These are plenty of different tutorials that show how to wear a Japanese kimono – and, by the way, there are plenty of variations of kimono in Japan. But still, we decided to publish another tutorial to help you put on the kimono and soft datejime sash properly and easily. The Japanese culture is very strict and precise – everything from food to clothing to hairdos to interior design, etc. should be done extremely accurately and meticulously. So, always pay great attention to your kimono when you put it on.
The traditional Japanese kimono is worn over a nagajuban – undergarment, kimono-shaped robe.
The collar of kimono should be folded inside in half.
Drape kimono over yourself from your back. Be careful not to squash its collar.
Hold the end sleeves of nagajuban and slip your arms through the sleeves of kimono. Adjust the sleeves of kimono to those of nagajuban.
Hold the top of the sleeves and pull on both left and right sleeves to be symmetrical.
Hold the ends of kimono sleeves and lift them up.
Bring the hemline to just above the floor.
In order to decide the width of the left side portion of kimono, drape it over to the right side of your body.
Open the left side. And bring the right side of kimono to the left side of your hip bone (this will be the inner layer).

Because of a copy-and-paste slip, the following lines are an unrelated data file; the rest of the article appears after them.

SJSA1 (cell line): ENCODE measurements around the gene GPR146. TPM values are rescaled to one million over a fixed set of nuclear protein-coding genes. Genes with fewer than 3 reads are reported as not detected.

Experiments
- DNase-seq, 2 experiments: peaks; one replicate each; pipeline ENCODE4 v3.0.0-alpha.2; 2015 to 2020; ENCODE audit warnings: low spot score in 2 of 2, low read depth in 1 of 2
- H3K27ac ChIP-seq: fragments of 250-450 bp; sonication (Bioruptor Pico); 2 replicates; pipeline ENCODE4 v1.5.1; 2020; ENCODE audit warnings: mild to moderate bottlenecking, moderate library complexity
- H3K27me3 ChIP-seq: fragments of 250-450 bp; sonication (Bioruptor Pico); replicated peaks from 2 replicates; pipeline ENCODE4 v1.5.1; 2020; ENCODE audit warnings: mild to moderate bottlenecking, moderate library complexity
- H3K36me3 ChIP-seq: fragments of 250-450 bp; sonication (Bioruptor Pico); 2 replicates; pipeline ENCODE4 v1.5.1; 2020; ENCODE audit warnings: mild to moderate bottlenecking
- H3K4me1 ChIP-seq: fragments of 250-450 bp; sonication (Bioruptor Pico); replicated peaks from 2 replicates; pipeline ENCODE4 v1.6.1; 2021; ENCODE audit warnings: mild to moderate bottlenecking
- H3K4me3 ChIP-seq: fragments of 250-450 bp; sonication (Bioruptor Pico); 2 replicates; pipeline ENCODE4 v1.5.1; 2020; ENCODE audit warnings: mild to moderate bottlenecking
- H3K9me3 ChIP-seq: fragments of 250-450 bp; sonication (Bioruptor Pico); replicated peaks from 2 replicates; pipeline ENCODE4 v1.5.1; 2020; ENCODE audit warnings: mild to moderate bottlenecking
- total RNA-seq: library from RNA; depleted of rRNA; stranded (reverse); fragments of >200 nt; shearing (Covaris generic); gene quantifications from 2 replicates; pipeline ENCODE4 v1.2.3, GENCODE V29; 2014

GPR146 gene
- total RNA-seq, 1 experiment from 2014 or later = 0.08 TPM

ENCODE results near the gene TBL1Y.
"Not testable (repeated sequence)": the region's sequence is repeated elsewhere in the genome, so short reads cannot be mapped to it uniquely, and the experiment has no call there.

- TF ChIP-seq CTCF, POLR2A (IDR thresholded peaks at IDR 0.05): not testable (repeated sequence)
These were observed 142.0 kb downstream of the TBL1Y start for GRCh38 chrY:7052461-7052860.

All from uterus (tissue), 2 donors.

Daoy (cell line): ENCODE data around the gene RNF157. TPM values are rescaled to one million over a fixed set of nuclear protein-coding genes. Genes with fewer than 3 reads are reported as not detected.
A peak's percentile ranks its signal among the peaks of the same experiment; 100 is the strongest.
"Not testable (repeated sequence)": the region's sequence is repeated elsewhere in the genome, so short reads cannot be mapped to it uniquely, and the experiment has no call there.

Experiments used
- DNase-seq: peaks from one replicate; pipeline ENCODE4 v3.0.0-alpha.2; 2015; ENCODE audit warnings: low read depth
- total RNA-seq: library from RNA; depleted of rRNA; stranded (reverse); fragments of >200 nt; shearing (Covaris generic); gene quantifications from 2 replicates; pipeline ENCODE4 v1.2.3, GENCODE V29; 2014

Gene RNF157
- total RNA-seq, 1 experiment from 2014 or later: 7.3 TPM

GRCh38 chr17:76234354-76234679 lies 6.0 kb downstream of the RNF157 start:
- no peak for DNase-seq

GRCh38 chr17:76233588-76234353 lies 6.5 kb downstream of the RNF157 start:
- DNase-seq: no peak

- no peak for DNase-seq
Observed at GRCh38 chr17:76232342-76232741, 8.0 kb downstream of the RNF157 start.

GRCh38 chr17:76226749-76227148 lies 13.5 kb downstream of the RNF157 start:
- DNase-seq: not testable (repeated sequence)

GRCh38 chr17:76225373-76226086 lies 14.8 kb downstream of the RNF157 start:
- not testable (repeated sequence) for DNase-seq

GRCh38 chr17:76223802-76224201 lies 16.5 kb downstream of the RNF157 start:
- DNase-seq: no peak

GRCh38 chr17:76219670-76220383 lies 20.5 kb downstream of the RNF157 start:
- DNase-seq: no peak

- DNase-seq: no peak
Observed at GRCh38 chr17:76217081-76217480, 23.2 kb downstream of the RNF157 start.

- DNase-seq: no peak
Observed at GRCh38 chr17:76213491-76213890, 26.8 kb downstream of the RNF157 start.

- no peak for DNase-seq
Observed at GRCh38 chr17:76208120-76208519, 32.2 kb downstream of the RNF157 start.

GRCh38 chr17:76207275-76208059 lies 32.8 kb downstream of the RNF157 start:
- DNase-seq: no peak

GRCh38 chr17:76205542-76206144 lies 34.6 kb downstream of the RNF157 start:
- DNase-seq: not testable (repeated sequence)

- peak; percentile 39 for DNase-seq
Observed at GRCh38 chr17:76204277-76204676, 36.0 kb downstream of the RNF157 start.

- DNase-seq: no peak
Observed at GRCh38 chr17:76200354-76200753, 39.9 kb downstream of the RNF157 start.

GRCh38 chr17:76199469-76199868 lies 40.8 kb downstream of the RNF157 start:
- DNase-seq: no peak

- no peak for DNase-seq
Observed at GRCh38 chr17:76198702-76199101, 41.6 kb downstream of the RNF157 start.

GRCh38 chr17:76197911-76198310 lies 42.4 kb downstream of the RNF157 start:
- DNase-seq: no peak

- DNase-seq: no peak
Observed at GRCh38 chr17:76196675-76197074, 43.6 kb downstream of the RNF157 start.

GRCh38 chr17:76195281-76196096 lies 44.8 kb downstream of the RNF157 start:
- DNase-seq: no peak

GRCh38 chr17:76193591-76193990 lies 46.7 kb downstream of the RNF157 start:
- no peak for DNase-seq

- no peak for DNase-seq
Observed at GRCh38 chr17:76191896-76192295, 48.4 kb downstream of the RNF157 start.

Pull the left side hem up for 10-15 cm.
Then, fold the left side of kimono to overlap on the top and meet the right side of your hip bone. You do this as if you sweep the floor.
Pull the right side hem up a little.
Hold the fabric of kimono firmly with one hand and take the waist cord in the other hand.
Place the waist cord and wrap it around your body. Cross the waist cord on your back and tie it at your left side. The ends of the waist cord should be tucked in and hidden.
Keep the position of waist cord as it is. Slip your hand into the empty space under the arms and smooth out the slack.
In the front, nagajuban has to be seen for the first joint worth length from underneath kimono. In the back, be sure the collar of kimono goes up around 1 cm higher than its nagajuban.
The crossing points of nagajuban and kimono should be below your ears.
After adjusting the collar position, fix the position with the clip of gum belt. Smooth out the wrinkles above the gum belt.
Make sure that center fold line on your back is placed on the center of your back. Smooth out the wrinkles.
Take a soft sash called “datejime”. Place it in the front and cross it on the back. Then, tie the datejime in the front and tuck the ends.
Again, smooth out the wrinkles.
And you’re ready to go.